Monday, 16 February 2015

Oliver: Bleach - Wipe It Away (30 November 1991)

When John Peel left London in the early 70s to move to the village of Great Finborough in Suffolk, he threw himself fully into the country life.  Whether it was inviting everyone at his local pub back to Peel Acres to celebrate Christmas 1973, opening the village fete, swopping Anfield for Portman Road to get his football fix  or running the local youth club (the brilliantly named Great Finborough International Airport), Peel was a part of the East Anglian furniture.

His residence there also meant that the East Anglian music scene had an important ambassador which provided East Anglian bands/artists with a window for their music, similar to that which Welsh bands currently enjoy with Huw Stephens.  At the time I started listening to Peel in the late 90s/early 00s, he would play plenty of examples of "the sound of young Stowmarket/Bury St Edmunds/Lowestoft" (delete as applicable).  Names like Cowcube, Miss Black America and The Vaults.  Peel planned to wear a Vaults T-shirt in the photograph that would have accompanied his unwritten article from his Peruvian holiday in order to give the band more publicity.

The best remembered of the East Anglian bands that Peel played were probably Extreme Noise Terror, whose short sharp bursts of explosive grindcore could inspire Peel to rhapsodic lyricism when singing their praises.  If you've never heard Extreme Noise Terror's music, it's basically the sound of a band vomiting, shitting itself and spontaneously combusting in quick succession.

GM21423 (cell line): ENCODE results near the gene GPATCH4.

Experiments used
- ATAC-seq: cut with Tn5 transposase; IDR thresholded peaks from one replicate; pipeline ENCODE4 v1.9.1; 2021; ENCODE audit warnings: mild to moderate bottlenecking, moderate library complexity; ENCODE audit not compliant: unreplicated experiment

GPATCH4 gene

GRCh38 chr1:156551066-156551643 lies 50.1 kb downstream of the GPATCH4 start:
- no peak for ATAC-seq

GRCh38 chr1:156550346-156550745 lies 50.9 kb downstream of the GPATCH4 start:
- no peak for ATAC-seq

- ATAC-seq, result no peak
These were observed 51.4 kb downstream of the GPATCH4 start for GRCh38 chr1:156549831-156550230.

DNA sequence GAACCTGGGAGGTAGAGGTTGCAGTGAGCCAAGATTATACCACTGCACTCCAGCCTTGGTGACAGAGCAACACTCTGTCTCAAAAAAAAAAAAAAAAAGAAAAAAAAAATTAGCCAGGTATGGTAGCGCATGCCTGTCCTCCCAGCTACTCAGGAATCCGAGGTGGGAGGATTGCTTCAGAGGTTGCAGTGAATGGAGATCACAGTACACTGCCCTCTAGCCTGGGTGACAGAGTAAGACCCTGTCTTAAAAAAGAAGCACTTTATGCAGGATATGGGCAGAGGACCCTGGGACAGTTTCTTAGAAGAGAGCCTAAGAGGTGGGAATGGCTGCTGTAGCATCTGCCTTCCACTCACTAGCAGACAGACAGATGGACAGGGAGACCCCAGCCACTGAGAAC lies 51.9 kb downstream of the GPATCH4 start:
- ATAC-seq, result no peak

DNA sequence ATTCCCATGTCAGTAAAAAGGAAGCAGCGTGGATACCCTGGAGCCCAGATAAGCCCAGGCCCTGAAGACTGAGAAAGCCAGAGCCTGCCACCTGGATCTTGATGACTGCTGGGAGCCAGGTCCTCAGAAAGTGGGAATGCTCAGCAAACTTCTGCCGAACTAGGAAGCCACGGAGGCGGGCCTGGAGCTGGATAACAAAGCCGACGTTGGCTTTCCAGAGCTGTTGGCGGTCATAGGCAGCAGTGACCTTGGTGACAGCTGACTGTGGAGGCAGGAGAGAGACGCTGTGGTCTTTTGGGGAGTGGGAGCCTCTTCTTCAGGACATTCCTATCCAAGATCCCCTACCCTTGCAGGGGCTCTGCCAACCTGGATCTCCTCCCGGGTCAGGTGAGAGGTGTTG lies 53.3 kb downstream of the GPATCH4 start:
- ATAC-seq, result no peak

Ipswich based 4-piece, Bleach were another Suffolk band that Peel championed and it was a message he read from the band informing him that their debut album would be out in early 1992 that encouraged him to play this track from their debut release, Eclipse EP, which had been released in 1990.
Starting out with a thumping drum pattern, the song is given the hurry along by Salli Carson's stroppy sing-song yowl as she canters through a thoroughly pissed off and demotivated list of complaints from the perspective of an exhausted worker - numbed by the tediousness of what she's doing, disgusted at the sight of schoolchildren in their uniforms "already fucking socialised" who will eventually find themselves in the same place as she is.  The rising rage is mirrored by the unfolding swirl of feedback running in the background as the first verse progresses.  When the guitar comes crashing in, I initially saw the battle between guitar and vocals as the song's declaration to reach for the skies, even when we can't lift our arms.  But as Carson announces her intention to have someone remember her after she's dead and the worms "eat my bones and turn me to dust", it suddenly struck me that this song is a planned workplace massacre set to music.  And it's absolutely brilliant.

Video courtesy of marmaladesoup.

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